(How do you replace that kind of grit?? Courtesy of The Daily News)
I got an interesting variance in responses after posting the news of Brett Gardner's latest elbow setback on The AB4AR Page last night. There were calls for the Yankees to get more involved in the trade market (in a big way or small), calls for them to focus on re-signing their own free agents, and my personal thought that they don't really have to do either. It's not clear what direction they are going to take, but what is clear is that the Yankees are going to react in some way to this latest setback. They were in "wait and see" mode again, but they've waited and they've seen that Gardner is no longer an option to be counted on. So what route are Cash and Co. going to take to address this issue? Let's review the options.
Make A Trade
The simplest and easiest response would be to become more active in the trade market. The Yanks were already rumored to be interested in pursuing another outfielder for the right price, and Gardner being out indefinitely has to strengthen the likelihood of a trade happening. They could follow the plan from the past couple deadlines and make a minor move or swing for the fences and go after someone like Justin Upton. Whatever they decide to do, it would behoove the Yankees to follow the advice of Mike Axisa and look for somebody with the ability to play center field. The last thing they need is to not have anybody capable of filling in for C-Grand if he happens to go down.
Re-Think Free Agency
This is a 2-part option, inspired by the ideas thrown out by my loyal AB4AR readers. With both Granderson and Swish set to hit the market after this season, and with both looking less and less likely to be re-upped by New York, the Yanks were already looking at replacing some outfield production next season. Gardner's injury this season, combined with his past injury history, makes him less of a sure thing to count on for 150 games a year moving forward. His style of play is always going to make him an injury risk, so maybe it would be in the Yankees' best interests to break their tradition of not negotiating mid-season and make an attempt at bringing Swish or C-Grand back.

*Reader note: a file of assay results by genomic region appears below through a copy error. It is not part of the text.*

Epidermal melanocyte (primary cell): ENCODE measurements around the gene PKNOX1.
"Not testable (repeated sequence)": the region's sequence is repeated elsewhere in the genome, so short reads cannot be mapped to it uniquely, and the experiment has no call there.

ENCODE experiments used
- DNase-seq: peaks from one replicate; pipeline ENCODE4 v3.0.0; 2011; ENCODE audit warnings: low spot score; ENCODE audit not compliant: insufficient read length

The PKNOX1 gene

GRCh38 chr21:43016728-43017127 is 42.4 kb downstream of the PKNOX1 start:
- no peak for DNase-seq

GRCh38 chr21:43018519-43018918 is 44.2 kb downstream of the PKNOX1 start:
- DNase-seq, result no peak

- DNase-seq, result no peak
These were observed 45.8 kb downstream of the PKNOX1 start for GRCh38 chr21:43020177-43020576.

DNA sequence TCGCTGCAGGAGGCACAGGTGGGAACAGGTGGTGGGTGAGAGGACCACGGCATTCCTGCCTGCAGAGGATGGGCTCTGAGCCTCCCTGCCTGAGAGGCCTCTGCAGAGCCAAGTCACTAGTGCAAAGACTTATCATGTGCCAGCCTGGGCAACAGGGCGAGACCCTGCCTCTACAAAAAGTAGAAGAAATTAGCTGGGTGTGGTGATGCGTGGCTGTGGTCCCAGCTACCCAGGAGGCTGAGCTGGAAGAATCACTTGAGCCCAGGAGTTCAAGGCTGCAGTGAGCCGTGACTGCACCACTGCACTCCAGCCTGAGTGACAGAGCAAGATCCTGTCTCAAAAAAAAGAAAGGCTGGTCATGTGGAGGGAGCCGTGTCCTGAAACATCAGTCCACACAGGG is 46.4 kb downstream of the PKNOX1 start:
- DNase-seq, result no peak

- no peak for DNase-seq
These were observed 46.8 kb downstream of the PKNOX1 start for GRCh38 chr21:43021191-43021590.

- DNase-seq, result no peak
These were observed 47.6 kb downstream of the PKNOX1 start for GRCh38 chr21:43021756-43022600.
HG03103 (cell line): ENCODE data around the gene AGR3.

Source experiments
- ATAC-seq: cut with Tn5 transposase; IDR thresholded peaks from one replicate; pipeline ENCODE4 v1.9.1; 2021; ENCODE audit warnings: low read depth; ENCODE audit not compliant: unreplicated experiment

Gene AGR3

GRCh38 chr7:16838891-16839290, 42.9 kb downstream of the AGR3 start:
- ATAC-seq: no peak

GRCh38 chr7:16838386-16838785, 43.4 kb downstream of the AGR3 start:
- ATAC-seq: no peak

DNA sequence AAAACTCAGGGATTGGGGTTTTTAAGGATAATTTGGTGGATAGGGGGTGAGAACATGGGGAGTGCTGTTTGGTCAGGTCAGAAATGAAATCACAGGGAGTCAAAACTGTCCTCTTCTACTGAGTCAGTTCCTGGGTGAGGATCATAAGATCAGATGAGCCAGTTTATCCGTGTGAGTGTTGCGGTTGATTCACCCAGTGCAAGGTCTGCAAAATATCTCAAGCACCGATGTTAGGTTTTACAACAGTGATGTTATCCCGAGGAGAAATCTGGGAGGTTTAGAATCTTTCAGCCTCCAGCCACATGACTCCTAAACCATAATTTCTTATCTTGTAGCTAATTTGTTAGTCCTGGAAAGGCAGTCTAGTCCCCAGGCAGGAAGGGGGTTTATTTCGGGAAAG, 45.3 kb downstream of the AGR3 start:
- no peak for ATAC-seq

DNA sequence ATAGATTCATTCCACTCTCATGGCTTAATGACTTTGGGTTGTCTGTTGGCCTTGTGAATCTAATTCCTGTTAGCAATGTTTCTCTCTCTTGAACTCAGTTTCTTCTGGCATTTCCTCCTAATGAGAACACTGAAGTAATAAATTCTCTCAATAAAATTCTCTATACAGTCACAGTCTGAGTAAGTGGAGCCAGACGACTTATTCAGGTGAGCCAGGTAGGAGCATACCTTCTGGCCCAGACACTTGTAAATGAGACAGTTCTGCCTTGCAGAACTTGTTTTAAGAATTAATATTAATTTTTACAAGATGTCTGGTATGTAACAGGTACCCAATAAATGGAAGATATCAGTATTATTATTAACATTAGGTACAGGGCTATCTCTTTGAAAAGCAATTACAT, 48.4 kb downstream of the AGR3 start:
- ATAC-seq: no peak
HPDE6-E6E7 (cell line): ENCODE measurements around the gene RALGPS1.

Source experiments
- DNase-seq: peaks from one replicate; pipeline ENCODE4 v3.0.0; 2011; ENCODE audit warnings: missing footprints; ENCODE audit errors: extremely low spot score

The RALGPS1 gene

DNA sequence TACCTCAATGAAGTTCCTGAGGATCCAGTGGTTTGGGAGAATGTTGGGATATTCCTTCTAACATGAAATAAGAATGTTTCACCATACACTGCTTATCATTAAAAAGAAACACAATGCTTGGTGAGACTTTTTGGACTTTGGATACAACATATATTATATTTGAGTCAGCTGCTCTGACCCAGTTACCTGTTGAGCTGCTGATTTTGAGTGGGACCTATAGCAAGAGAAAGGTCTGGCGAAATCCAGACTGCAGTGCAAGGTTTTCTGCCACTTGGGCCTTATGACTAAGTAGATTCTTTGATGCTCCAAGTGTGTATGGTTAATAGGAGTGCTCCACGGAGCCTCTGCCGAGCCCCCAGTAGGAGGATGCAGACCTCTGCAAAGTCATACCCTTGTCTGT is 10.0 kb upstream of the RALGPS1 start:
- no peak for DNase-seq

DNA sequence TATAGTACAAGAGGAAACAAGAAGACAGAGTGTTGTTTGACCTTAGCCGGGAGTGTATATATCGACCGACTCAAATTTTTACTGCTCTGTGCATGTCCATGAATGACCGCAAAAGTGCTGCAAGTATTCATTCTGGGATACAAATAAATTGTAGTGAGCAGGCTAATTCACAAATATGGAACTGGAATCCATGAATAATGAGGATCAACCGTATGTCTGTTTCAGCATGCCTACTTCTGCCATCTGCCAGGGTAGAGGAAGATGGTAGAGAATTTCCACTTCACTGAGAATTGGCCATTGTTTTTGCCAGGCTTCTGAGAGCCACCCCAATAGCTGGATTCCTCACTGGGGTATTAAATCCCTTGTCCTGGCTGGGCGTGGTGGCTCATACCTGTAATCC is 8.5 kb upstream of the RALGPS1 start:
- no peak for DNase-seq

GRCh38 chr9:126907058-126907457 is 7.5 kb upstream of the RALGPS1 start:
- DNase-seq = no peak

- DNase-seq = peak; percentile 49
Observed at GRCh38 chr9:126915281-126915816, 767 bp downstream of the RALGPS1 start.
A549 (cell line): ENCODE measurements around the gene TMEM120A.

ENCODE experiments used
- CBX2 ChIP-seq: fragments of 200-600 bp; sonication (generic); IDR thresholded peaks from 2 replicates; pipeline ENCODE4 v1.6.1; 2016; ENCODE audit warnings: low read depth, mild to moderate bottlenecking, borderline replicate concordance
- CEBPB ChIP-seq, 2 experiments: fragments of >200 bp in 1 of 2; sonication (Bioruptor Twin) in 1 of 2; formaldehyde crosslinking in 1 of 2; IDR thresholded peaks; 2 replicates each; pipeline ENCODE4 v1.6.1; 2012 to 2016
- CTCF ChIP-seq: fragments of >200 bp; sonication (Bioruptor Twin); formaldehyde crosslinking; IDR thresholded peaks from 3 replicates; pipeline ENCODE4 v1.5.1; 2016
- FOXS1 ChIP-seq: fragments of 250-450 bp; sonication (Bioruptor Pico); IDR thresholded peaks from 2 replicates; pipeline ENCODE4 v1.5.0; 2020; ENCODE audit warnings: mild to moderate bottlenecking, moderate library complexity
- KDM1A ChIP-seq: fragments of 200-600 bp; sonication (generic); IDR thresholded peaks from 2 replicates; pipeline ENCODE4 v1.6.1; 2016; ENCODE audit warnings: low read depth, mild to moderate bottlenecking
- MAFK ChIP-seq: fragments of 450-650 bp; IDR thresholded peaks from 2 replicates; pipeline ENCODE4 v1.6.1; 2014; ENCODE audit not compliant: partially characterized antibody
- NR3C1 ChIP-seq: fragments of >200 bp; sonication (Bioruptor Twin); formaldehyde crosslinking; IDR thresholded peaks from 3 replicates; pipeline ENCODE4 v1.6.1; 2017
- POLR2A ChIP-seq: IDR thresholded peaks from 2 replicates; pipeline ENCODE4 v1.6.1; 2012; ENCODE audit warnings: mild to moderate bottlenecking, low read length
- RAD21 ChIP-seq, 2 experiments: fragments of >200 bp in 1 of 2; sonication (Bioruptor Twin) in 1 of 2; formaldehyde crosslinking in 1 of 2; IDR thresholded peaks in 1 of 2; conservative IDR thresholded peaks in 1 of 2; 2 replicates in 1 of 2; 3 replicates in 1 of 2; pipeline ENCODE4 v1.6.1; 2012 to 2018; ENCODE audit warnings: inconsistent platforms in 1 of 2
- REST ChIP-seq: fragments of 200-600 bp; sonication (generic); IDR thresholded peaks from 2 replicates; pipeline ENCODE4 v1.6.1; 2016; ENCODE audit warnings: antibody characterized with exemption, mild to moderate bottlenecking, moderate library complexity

The Yankees could also put some focus back on the upcoming free agent class and see if there is a good fit for them there for a new full-time left fielder. I'm not as sold on Josh Hamilton as an ideal replacement as others are, and he's just as big of an injury risk as Gardner (if not more so), but the idea of him hitting in Yankee Stadium is fun to envision. Future budget be damned, the Yankees probably don't want to have to piece together left field again like they have this season. If Gardner's injury problems no longer make him the right fit, the front office would be cheating themselves by not looking for somebody else to fill the role.
The last, and least exciting, option for the Yankees would be to do nothing. As frustrating as this Gardner situation has been, and as much stress and uncertainty as it causes related to Raul Ibanez's health and productivity moving forward, it's not like it has been a major hindrance to the Yankees' success this year. They've gotten solid regular production from Ibanez and Andruw Jones when they've been in left, and from Dewayne Wise and Jayson Nix in small doses. Even when future roster returnees remove Wise and Darnell McDonald from the equation, the Yankees would still be left with Ibanez, Jones, and Nix capable of sharing the workload and Kosuke Fukudome and Chris Dickerson stashed away in Triple-A if needed.
It's not like being without Gardner has been more difficult than being without CC and Pettitte for the last 3 weeks, and the Yankees didn't make any panic moves there to trade for a starting pitcher. Shouldn't that same patient logic apply for your #9 hitter too? That's just how I feel, but I can also get on board with making a move. A left-handed hitter with some speed who can play the position full time and allow Ibanez to spend his time at DH would be ideal, but I'm not willing to give up a whole lot to get that.